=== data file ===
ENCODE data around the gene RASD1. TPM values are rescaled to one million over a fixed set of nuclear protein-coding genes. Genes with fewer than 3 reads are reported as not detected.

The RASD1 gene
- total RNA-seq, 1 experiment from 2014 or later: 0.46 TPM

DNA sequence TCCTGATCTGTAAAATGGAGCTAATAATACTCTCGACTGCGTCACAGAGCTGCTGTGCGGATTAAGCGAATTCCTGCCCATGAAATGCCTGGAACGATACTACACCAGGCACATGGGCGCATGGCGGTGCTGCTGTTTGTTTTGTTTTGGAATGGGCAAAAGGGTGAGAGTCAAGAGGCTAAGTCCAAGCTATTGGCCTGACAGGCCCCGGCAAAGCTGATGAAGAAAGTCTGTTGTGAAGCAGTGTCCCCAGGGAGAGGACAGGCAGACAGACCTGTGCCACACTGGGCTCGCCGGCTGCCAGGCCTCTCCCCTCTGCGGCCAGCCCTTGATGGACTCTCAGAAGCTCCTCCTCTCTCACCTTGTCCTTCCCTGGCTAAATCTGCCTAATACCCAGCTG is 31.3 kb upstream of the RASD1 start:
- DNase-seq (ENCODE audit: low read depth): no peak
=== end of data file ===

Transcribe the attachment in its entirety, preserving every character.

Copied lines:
ENCODE data around the gene RASD1. TPM values are rescaled to one million over a fixed set of nuclear protein-coding genes. Genes with fewer than 3 reads are reported as not detected.

The RASD1 gene
- total RNA-seq, 1 experiment from 2014 or later: 0.46 TPM

DNA sequence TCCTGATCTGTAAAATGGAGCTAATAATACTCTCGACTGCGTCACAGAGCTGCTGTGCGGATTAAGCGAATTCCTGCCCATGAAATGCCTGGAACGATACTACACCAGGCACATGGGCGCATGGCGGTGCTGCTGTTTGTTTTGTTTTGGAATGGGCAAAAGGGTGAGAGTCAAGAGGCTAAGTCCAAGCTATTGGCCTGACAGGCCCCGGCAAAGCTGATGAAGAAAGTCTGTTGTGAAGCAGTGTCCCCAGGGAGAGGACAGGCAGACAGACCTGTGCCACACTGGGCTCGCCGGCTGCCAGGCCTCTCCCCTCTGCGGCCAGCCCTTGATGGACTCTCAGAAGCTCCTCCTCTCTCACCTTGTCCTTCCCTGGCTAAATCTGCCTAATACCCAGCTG is 31.3 kb upstream of the RASD1 start:
- DNase-seq (ENCODE audit: low read depth): no peak